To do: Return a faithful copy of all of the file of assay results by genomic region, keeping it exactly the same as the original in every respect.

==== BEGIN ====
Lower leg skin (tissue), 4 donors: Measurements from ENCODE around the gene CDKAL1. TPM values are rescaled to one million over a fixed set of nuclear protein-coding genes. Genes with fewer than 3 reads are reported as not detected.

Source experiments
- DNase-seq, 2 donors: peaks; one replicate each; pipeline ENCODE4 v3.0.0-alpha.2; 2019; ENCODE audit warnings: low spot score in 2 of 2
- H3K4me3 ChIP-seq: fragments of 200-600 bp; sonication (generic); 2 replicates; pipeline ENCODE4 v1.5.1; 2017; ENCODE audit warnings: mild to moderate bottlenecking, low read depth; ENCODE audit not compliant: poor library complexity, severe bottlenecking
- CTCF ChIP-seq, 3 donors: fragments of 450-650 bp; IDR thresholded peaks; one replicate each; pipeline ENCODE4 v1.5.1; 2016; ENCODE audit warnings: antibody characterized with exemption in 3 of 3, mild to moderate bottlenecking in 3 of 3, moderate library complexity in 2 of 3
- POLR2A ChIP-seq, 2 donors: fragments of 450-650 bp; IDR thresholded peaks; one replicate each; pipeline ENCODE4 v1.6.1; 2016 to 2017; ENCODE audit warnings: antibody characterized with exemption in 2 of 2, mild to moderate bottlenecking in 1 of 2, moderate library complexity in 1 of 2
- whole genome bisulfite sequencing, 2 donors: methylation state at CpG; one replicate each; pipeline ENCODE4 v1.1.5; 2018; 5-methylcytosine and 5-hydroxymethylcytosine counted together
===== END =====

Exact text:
Lower leg skin (tissue), 4 donors: Measurements from ENCODE around the gene CDKAL1. TPM values are rescaled to one million over a fixed set of nuclear protein-coding genes. Genes with fewer than 3 reads are reported as not detected.

Source experiments
- DNase-seq, 2 donors: peaks; one replicate each; pipeline ENCODE4 v3.0.0-alpha.2; 2019; ENCODE audit warnings: low spot score in 2 of 2
- H3K4me3 ChIP-seq: fragments of 200-600 bp; sonication (generic); 2 replicates; pipeline ENCODE4 v1.5.1; 2017; ENCODE audit warnings: mild to moderate bottlenecking, low read depth; ENCODE audit not compliant: poor library complexity, severe bottlenecking
- CTCF ChIP-seq, 3 donors: fragments of 450-650 bp; IDR thresholded peaks; one replicate each; pipeline ENCODE4 v1.5.1; 2016; ENCODE audit warnings: antibody characterized with exemption in 3 of 3, mild to moderate bottlenecking in 3 of 3, moderate library complexity in 2 of 3
- POLR2A ChIP-seq, 2 donors: fragments of 450-650 bp; IDR thresholded peaks; one replicate each; pipeline ENCODE4 v1.6.1; 2016 to 2017; ENCODE audit warnings: antibody characterized with exemption in 2 of 2, mild to moderate bottlenecking in 1 of 2, moderate library complexity in 1 of 2
- whole genome bisulfite sequencing, 2 donors: methylation state at CpG; one replicate each; pipeline ENCODE4 v1.1.5; 2018; 5-methylcytosine and 5-hydroxymethylcytosine counted together